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In re Weilert

United States District Court, E.D. California

May 2, 2018

In re MICHAEL WEILERT and GENEVIEVE M. DE MONTREMARE, Debtors.
v.
JAMES E. SALVEN, TRUSTEE, Appellee. In re M&G WEILERT FAMILY, L.P. MICHAEL WEILERT and GENEVIEVE M. DE MONTREMARE, Appellants,

          MEMORANDUM DECISION AND ORDER RE: APPELLEE'S MOTION TO DISMISS BANKRUPTCY APPEAL

          LAWRENCE J. O'NEILL, UNITED STATES CHIEF DISTRICT JUDGE

         I. INTRODUCTION

         This matter concerns Michael Weilert's and Genevieve M. De Montremare's (collectively “Appellants”) appeal pursuant to 28 U.S.C. §158(a) from the July 6, 2017, order of the United States Bankruptcy Court for the Eastern District of California. James Salven, Chapter 7 Trustee (“Appellee”), filed the instant motion to dismiss. For the following reasons, Appellee's motion to dismiss is GRANTED.

         II. BACKGROUND

         This case originated in the United States Bankruptcy Court for the Eastern District of California (the “Bankruptcy Court”), where it was assigned the case number 13-16155-B-7. ECF No. 1 at 1. On July 6, 2017, Bankruptcy Judge René Lastreto II issued an order finding Appellants in contempt of court for failing to comply with an April 4, 2015, order. Id. at 6. Appellants were ordered to turn over $9, 642.05 to Appellee within 14 calendar days. Id. Appellant Michael Weilert signed and filed a notice of appeal of the July 6 contempt order on July 21, 2017. Id. at 7-8. The appeal was transmitted to this Court on July 24, 2017. Id. at 1. On September 29, 2017, the Bankruptcy Court certified that no designated record, statement of issues, reporter's transcript, or notice regarding the transcript had been filed. ECF No. 4.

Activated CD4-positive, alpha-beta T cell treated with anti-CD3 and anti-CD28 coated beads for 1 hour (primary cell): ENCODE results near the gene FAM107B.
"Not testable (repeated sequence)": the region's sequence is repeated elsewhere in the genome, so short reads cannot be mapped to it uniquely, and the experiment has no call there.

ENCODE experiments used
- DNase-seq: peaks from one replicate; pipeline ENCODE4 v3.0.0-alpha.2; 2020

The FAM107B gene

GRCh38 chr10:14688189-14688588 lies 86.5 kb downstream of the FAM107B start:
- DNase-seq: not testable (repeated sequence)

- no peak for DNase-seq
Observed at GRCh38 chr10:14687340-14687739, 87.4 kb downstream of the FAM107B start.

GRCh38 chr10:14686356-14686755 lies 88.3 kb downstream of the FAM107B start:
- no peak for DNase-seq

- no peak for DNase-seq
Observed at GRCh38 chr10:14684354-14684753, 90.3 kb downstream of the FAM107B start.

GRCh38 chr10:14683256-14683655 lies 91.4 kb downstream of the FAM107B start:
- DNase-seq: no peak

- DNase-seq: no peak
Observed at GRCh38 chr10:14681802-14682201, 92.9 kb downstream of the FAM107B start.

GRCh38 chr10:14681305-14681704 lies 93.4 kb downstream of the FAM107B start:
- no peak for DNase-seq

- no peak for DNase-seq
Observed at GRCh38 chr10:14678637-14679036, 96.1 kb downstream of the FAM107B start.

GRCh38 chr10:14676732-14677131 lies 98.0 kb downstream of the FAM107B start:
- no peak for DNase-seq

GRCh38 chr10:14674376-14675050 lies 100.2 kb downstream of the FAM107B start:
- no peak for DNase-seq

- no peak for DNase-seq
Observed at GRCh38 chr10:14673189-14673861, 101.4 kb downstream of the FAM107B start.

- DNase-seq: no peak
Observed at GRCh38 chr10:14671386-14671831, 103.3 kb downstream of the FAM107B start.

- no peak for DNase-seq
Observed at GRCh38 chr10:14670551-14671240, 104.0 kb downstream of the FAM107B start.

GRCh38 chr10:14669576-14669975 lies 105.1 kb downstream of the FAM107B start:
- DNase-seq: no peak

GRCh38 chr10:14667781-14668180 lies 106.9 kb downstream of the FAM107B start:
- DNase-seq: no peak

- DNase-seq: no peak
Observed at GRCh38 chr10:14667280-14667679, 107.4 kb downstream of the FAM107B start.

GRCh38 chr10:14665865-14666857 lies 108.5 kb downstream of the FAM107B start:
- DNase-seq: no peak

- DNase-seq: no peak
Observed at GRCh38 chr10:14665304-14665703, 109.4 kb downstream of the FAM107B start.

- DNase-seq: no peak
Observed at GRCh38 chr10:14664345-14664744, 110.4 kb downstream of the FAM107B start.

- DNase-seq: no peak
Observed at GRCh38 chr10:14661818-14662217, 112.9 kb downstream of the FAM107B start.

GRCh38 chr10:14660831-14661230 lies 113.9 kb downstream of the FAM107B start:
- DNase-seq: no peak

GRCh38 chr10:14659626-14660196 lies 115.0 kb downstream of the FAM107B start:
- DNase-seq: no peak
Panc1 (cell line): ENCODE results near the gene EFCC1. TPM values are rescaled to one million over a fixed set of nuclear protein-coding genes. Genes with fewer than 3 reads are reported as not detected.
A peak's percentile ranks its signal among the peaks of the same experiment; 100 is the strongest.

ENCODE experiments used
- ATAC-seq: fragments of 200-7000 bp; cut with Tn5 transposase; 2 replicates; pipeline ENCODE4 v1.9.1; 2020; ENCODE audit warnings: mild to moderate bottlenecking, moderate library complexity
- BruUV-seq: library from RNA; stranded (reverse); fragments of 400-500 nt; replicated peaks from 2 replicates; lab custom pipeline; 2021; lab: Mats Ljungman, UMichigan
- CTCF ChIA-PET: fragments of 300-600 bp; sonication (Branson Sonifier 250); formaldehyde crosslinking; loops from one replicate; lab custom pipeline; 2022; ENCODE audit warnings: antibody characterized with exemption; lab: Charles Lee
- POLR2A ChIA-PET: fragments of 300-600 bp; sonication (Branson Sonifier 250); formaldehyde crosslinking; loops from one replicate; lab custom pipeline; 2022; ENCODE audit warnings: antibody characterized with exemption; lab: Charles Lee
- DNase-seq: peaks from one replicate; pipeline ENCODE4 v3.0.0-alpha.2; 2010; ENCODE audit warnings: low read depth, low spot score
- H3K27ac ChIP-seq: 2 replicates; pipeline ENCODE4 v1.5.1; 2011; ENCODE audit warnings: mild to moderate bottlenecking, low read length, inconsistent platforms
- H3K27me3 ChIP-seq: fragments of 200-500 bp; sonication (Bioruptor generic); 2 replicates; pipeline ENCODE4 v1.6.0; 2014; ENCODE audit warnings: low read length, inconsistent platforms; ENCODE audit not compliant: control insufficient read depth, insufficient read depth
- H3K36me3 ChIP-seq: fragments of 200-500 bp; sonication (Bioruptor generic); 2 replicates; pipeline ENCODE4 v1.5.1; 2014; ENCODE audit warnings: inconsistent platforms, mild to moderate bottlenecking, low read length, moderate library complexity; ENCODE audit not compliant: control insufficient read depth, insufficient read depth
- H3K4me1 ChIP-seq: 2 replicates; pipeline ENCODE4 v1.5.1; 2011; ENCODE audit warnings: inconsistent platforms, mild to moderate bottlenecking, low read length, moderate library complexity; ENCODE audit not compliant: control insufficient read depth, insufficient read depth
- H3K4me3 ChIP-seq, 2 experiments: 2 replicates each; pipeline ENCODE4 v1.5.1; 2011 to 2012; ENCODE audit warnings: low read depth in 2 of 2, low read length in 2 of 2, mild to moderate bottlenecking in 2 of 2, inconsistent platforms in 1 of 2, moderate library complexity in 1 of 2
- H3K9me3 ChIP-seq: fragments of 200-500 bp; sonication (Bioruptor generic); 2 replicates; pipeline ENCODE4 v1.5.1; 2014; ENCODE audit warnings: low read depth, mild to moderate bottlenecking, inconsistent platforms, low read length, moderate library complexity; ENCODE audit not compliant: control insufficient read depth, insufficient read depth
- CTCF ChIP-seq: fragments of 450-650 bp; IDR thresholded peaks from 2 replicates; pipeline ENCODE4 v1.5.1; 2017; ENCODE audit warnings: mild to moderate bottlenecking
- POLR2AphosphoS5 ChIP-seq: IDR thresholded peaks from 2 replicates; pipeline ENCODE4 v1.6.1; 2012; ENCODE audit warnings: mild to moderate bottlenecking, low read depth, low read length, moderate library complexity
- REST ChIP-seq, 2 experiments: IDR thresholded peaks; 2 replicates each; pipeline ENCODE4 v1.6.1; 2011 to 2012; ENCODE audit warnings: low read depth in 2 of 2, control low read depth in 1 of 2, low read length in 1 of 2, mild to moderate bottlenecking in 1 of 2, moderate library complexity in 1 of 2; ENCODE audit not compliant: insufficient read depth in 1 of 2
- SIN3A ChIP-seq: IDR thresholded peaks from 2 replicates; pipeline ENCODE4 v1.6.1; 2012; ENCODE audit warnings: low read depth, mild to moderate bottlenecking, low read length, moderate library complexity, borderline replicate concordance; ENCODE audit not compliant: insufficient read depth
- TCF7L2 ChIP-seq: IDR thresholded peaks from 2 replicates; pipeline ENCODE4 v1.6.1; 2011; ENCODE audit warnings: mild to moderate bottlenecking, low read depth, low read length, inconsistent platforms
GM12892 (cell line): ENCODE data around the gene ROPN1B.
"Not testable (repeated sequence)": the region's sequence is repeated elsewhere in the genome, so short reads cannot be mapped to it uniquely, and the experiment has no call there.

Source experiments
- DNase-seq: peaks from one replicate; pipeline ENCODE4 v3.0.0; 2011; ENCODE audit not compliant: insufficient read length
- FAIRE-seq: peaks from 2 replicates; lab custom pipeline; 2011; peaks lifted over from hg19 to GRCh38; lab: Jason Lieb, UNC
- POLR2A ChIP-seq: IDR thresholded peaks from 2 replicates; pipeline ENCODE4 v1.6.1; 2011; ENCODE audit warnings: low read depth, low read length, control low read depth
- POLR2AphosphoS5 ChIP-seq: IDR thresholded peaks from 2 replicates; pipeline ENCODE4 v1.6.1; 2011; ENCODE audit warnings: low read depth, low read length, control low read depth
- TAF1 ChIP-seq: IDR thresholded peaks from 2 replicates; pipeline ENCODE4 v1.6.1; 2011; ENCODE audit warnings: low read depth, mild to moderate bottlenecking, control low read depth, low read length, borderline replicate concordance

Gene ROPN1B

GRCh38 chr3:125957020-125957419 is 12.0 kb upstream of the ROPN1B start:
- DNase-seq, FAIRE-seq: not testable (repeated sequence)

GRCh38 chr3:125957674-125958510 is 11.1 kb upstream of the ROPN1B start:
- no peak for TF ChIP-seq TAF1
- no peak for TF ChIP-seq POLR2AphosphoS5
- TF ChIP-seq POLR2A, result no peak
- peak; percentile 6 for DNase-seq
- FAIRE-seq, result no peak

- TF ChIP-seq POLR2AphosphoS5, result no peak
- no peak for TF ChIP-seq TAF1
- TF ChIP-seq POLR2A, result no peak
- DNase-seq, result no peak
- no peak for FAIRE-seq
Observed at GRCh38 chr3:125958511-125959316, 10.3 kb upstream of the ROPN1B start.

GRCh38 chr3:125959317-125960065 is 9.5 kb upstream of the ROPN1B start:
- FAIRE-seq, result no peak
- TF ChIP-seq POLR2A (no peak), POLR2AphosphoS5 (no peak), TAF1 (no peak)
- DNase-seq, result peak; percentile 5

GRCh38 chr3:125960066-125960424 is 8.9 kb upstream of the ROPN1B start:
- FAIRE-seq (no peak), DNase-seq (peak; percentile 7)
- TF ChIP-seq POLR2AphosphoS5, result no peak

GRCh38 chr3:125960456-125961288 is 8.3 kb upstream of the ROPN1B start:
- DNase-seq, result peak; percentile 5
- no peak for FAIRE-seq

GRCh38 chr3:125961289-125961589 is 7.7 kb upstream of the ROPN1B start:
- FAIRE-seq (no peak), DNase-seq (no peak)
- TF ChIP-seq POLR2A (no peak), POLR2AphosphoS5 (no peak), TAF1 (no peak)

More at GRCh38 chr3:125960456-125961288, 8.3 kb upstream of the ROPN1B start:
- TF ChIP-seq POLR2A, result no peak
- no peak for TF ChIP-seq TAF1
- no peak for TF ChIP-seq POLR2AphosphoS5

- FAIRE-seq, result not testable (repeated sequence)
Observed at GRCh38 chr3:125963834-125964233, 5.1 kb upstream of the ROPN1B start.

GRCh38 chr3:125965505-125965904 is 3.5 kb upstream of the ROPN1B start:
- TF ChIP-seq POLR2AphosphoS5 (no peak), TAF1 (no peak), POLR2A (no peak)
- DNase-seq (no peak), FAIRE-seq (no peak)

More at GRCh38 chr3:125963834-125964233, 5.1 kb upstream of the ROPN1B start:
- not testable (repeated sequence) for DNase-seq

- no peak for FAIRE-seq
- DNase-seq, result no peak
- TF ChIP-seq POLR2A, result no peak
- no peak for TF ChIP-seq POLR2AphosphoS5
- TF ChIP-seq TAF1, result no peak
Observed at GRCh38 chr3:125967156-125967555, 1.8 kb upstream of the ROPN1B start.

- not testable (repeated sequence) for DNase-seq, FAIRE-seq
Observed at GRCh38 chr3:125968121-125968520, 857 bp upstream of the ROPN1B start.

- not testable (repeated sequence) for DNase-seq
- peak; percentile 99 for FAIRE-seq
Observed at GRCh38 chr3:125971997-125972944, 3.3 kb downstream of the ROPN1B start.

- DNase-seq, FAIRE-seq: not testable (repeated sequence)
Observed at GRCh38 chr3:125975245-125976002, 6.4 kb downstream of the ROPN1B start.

On March 23, 2018, Appellee filed the instant motion to dismiss, arguing that Appellants' notice of appeal was untimely filed and the Court lacks jurisdiction to hear the appeal, and also that the appeal should be dismissed because Appellants have not designated the record on appeal or entered an appearance in this matter. ECF No. 5. Appellee also filed an associated request for the Court to take judicial notice of pleadings and filings in the Bankruptcy Court. ECF No. 6. Plaintiff did not file an opposition to the motion to dismiss or the request for judicial notice. On April 17, 2018, in accordance with Local Rule 230(g), the Court took this matter under submission on the papers. ECF No. 7.

         III. ANALYSIS

         A. Jurisdiction to Hear Appeal